Sunday, 10 August 2014

A long time ago in pixels far, far away.... (Original trilogy)

You could build New York from what's available and still have bricks to spare, so the level of detail on those that feature will vary at my discretion.

Atari conceived the first Star Wars arcade in 1983.

This and The Empire Strikes Back in 1985 aptly demonstrated that back then, vector graphics were the cat's whiskers.

Forming the same graphical principle, Denton Design’s Dark Star was technically amazing.

Apart from blasting the shit out of whatever, The Liar (inspired by spaceship Lying Bastard from Larry Niven’s sci-fi novel Ringworld), had a fondness for passing through jump gates, liberating planets and stealing resources.

Despite low detail, it’s as though the Speccy was ‘overclocked’ because vectors managed to zip around at breakneck speed.

Empire was brought in 1980 and trilogy climaxed in 1983, so you’d think the Return of the Jedi arcade would follow a few years later, but appeared before the sequel in 1984.


Hey Chewie, your thoughts?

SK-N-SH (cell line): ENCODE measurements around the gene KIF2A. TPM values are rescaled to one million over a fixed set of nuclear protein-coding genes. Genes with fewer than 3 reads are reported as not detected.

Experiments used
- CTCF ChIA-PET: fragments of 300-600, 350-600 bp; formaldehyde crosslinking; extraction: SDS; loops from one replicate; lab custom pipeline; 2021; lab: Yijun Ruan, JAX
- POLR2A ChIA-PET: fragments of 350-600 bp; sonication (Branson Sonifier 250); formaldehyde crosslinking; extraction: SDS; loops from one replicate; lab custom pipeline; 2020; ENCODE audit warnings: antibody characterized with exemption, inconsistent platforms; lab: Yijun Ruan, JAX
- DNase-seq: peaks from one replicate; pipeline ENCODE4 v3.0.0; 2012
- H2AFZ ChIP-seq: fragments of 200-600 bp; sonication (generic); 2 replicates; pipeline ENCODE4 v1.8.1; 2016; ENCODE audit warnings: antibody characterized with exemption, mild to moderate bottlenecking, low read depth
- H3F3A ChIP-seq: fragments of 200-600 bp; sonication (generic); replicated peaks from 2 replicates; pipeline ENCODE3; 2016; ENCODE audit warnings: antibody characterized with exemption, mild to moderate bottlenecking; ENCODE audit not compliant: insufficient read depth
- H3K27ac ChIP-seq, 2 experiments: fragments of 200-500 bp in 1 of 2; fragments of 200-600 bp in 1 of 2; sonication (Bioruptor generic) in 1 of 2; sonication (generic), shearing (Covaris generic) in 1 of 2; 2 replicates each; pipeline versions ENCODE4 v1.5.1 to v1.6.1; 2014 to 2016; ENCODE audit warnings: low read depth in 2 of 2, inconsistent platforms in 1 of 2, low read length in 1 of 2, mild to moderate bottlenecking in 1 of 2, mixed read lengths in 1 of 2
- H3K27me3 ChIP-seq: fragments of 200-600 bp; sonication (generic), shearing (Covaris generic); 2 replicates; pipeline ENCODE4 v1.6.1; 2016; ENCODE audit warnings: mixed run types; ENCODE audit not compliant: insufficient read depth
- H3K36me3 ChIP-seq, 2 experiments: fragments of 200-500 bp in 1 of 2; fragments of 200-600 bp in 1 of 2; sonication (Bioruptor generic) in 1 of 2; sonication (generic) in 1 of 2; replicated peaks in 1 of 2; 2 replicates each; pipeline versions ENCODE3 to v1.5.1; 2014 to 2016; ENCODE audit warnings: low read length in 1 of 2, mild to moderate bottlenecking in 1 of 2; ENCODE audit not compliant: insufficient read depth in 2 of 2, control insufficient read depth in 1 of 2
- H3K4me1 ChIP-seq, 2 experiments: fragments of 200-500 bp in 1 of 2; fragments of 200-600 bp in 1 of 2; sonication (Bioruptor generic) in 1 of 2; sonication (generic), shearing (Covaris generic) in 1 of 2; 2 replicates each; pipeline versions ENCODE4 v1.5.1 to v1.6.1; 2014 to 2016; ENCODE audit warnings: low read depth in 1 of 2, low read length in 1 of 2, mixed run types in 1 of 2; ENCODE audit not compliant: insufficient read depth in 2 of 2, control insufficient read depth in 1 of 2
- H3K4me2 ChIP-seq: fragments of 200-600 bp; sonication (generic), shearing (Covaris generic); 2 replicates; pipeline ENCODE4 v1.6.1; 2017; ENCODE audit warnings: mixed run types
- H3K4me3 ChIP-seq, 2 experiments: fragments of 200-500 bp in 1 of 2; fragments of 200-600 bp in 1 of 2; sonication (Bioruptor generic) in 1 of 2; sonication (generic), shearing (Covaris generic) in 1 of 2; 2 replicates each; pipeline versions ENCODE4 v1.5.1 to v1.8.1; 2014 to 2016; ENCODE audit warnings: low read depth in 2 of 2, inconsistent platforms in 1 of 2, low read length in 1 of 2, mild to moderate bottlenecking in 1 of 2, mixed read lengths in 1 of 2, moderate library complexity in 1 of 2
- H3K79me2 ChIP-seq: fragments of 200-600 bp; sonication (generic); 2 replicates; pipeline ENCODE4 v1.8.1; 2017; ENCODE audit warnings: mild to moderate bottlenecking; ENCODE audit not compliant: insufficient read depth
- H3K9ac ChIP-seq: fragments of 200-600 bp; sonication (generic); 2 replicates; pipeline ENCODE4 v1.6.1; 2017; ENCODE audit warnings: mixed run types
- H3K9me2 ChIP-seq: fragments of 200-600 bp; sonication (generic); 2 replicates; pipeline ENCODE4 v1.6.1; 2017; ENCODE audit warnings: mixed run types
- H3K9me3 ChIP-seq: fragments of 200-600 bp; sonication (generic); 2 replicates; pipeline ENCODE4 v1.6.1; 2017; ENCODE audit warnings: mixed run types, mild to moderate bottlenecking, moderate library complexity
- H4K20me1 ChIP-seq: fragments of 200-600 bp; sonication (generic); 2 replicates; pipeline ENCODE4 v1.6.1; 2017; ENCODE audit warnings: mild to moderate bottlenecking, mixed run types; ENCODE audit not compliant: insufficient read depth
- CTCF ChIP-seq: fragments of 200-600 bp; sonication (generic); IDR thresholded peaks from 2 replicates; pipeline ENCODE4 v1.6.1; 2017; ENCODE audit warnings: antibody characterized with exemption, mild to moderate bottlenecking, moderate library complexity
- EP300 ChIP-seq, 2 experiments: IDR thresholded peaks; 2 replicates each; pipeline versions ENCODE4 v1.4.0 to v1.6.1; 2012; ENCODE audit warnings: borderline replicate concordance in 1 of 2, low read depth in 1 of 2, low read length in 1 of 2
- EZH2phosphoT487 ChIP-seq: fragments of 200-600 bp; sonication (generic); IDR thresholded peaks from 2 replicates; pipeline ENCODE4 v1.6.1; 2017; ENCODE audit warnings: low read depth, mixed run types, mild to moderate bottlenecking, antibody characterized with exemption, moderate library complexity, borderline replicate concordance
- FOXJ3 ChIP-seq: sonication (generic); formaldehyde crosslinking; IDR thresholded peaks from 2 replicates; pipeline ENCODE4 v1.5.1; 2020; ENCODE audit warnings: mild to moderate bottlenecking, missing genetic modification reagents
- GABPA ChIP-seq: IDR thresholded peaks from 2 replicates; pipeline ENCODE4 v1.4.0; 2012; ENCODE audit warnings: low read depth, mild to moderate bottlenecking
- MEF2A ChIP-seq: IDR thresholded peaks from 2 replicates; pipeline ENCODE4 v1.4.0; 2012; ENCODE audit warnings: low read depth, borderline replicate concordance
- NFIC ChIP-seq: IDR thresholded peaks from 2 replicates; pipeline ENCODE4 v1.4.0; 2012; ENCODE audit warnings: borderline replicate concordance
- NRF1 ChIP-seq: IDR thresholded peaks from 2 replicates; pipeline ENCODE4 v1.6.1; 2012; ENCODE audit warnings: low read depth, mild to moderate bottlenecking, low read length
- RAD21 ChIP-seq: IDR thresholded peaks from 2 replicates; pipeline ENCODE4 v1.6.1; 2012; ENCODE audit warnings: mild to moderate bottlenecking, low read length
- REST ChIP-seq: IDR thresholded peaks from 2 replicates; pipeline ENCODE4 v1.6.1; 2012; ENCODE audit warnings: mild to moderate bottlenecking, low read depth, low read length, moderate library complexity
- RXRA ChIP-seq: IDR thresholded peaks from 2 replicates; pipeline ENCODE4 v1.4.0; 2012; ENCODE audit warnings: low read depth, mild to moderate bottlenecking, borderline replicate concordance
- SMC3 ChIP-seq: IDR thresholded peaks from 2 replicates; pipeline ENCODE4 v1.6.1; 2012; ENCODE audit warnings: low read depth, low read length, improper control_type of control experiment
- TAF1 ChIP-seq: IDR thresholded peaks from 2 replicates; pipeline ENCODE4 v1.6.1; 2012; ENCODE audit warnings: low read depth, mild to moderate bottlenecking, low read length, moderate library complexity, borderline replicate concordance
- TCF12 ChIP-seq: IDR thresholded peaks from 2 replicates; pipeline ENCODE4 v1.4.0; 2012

(He proceeds to choke me).

(Cough, splutter).  Back the fuck off fur features, it’s not my fault.


Okay, okay.  Buy me a shit mixture at Mos Eisley and we're even.

Incidentally, Jedi favoured sprite over wireframe models and pioneered by Sega’s Zaxxon, preferred an isometric perspective.

To be fair, much of what happened in the film, made its way here.

Essential retro beast, the Atari 2600 didn't go without.

Based on the Death Star assault stage, Star Wars: The Arcade Game was viewed from some kind of 3D outlook.

Dressed as a scruffy Defender clone, The Empire Strikes Back saw something resembling a snowspeeder attack an endless army of Imperial Walkers.

To be fair, the four-legged monsters did look something like what we remember and bizarrely changed colour when put on a forced diet of laser.

Occasionally, the Star Wars theme beeped away signalling invincibility.

Nailed on rip off Attack of the Mutant Camels always gave me the hump.

Jedi Death Star Battle oversaw the operation of a tiny Millennium Falcon as after a barrier was penetrated and sweet spot was located, expect the Death Star to go boom in a separate section.

Phoenix was a 1980 Galaxian clone thing with eggs, birds and also required the pummelling of a mothership.